paper:Microscopy in Biology paper,)
In olden times, due to non availability of any kind of microscope, only macroscopic structures of an organism were studied. Later, owing to the invention of magnifying lenses, the world of microscopic dimensions was discovered.
It was found that a single cell can constitute an entire or?ganism as in Protozoa, or it can be of many cells that are grouped and differentiated into tissues and organs to form a multicellular organism. The development and refinement of microscopic techniques made it pos?sible to gain further knowledge of cellular structure.
Observation of biological structures is difficult since cells are very small and are transparent to visible light. The majority of cell components are transparent, except for some pigments present in plant cells. They absorb light at certain wavelengths (coloured substances). The low light absorption of the living cell is caused largely by its high water content. The cell components show little contrast even after drying. To overcome this difficulty, we use dyes that selectively stain different cell components to produce contrast by light absorption.
The purpose of any microscope is to make visible an object that normally can not be seen, or can not be seen clearly, by the naked eye. The property of a microscope is their ability to clearly distinguish separate parts of an image. This property of microscope is termed its resolving power.
The resolving power of a microscope is the capacity to show distinct images of points which are very close together or the smallest separation at which we can distinguish two objects rather than one.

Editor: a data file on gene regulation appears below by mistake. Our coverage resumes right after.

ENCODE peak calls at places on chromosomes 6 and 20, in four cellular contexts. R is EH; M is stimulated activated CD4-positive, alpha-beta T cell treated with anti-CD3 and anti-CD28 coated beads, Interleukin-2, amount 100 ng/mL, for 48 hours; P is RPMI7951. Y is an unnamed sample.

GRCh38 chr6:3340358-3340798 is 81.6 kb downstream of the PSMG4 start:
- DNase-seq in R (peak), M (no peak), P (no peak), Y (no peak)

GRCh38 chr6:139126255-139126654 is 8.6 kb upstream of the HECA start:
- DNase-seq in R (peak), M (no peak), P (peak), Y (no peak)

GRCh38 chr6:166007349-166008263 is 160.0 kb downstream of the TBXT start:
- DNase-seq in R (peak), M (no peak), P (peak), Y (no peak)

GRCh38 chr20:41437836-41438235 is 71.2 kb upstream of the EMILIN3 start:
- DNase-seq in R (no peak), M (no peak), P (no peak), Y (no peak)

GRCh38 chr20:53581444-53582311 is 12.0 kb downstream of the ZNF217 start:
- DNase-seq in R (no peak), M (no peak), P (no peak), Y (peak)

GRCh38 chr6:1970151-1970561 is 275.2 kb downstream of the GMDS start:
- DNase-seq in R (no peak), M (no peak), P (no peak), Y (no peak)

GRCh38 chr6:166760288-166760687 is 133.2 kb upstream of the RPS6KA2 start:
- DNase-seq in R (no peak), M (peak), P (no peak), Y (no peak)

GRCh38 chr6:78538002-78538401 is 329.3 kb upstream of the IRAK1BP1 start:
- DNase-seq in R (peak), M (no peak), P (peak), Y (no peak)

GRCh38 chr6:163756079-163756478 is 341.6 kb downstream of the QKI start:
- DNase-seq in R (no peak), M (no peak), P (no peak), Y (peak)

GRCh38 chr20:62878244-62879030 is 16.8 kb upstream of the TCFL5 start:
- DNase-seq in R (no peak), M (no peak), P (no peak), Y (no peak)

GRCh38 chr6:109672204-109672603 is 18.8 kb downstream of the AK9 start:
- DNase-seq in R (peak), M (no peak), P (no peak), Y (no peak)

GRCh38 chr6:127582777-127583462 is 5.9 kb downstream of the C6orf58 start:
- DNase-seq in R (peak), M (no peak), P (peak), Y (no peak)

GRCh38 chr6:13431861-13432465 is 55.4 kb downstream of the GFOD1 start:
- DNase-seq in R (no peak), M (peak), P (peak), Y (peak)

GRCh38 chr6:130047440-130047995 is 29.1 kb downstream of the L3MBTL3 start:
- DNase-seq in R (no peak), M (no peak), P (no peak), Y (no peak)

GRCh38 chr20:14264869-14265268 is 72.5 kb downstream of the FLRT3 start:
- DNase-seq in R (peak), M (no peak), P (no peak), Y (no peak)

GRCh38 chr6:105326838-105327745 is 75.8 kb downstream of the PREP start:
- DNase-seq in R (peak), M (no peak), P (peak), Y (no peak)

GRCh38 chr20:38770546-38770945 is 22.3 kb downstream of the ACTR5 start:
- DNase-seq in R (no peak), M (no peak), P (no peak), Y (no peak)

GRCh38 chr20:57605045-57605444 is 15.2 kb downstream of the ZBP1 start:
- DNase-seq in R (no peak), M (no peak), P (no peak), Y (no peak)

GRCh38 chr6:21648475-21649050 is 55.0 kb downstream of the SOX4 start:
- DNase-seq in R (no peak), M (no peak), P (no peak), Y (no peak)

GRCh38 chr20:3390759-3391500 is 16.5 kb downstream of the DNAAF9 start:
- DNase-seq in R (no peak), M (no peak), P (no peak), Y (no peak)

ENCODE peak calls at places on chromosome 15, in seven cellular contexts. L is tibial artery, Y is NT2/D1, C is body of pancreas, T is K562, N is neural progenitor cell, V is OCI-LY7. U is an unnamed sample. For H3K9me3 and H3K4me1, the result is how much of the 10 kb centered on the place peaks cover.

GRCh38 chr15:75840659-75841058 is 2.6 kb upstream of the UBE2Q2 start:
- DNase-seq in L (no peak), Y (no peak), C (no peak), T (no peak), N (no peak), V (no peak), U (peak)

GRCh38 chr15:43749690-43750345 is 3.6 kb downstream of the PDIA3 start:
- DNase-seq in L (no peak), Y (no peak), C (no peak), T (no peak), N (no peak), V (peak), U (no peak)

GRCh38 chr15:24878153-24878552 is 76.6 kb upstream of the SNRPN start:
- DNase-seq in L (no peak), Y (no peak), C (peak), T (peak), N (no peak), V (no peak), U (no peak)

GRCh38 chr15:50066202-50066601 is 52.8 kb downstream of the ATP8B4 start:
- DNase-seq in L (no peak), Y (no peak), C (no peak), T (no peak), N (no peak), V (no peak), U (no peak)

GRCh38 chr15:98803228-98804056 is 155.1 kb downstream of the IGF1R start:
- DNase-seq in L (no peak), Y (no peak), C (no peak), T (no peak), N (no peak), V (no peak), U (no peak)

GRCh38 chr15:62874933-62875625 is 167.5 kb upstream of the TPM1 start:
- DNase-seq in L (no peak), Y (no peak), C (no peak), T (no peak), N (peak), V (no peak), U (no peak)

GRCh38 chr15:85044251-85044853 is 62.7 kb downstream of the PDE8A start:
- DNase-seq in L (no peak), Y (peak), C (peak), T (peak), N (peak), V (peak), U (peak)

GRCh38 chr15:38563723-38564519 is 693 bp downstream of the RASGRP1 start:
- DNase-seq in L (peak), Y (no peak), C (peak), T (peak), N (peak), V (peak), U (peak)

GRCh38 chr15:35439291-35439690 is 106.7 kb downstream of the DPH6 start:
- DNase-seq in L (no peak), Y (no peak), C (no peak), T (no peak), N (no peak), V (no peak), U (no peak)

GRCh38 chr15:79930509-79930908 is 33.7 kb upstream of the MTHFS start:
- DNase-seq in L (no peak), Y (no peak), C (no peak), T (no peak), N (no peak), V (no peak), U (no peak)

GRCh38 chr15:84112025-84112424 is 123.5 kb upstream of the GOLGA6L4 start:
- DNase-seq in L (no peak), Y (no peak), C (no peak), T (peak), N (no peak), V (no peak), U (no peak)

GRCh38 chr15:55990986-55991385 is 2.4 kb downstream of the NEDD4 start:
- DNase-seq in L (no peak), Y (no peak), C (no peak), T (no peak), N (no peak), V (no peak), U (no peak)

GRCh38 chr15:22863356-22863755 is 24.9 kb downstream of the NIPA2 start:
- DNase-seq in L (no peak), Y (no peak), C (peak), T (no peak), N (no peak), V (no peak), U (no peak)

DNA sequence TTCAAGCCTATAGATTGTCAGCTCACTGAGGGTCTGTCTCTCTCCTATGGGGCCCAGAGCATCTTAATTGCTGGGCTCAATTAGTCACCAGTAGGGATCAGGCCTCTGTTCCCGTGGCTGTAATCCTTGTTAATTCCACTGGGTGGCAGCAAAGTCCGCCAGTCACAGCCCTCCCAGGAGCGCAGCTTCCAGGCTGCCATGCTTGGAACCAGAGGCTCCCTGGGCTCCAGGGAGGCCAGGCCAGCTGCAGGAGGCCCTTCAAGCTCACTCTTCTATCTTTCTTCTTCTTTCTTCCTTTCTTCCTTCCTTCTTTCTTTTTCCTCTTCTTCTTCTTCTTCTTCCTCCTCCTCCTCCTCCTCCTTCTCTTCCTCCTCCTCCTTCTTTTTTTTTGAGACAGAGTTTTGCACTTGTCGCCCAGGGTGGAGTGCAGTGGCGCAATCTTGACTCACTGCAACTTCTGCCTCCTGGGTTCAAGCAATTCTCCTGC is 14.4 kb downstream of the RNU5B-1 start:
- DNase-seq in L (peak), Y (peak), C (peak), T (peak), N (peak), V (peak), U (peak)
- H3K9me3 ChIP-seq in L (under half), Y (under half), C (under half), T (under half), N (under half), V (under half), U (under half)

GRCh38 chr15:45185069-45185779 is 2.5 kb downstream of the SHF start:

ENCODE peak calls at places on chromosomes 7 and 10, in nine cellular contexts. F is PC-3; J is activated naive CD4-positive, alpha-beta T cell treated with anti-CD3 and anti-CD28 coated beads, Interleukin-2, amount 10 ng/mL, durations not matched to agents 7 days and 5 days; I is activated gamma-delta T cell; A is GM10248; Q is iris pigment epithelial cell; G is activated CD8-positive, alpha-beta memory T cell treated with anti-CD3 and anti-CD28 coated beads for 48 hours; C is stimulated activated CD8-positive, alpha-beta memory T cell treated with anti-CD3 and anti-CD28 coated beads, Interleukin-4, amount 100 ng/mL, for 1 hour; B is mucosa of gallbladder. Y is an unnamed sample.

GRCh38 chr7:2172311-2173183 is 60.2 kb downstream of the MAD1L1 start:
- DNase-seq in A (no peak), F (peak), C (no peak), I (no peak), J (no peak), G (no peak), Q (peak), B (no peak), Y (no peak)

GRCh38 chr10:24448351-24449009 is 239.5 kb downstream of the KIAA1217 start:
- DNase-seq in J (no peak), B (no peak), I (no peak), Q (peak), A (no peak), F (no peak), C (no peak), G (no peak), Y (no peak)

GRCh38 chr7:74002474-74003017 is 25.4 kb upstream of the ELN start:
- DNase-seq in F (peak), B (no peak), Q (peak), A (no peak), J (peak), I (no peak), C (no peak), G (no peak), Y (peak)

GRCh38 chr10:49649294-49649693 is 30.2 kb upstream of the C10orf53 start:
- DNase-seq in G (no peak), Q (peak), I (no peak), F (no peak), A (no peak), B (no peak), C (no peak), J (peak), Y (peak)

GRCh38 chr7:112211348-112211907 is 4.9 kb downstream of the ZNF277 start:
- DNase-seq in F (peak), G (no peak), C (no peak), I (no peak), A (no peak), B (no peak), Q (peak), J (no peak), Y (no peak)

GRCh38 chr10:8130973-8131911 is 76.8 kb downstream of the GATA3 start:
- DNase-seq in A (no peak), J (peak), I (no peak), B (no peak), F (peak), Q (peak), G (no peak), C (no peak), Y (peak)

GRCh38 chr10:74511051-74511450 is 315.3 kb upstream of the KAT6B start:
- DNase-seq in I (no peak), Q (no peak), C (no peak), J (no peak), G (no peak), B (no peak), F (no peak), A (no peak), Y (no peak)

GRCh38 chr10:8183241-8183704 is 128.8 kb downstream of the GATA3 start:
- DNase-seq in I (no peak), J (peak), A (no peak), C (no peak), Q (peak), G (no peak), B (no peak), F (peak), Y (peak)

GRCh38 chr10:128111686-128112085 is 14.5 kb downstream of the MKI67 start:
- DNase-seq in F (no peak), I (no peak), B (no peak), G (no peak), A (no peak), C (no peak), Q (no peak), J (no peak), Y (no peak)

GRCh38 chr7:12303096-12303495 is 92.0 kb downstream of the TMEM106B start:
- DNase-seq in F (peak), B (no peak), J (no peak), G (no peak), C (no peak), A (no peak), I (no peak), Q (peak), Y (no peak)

Thus, for example, if two parts of an image are 0.01 ?µm apart, they can be resolved as separate entities by an electron microscope, which has a resolving power of 0.5 nm (0.0005 ?µ.m), but not by a light microscope, which has a resolving power of 0. 2 ?µm.
The resolving power of a light microscope is approximately equal to one half the wavelength of light used to illuminate the object. The resolving power depends upon the wavelength (lambda, ?) and numerical aperture (NA) of the objective lens. Limit of resolution is defined as the minimum distance between two points that allows for their discrimination as two separate points.
Limit of resolution (r) = 0. 61 ? / NA
NA is the numerical aperture and it is equal to n x sin ?. Here, n is the refractive index of the medium and sin ? is the sine of the semi angle of aperture.
The limit of resolution is inversely related to the resolving power, i.e., the higher the resolving power, the smaller the limit of resolution.
Since sin ? can not exceed 1, and the refractive index of most optical material does not exceed 1.6, the maximal NA of lenses, using oil immersion, is about 1.4. With these parameters it is easy to calculate the limit of resolution of the light microscope that can not exceed 170 nm (0.17 ?µ.m) using monochromatic light of ?= 400 nm (violet). With white light, the resolving power is about 250 nm (0.25 ?µm). Since here the NA is limited, it is evident that the only way to increase the resolving power is to use shorter wavelengths.)
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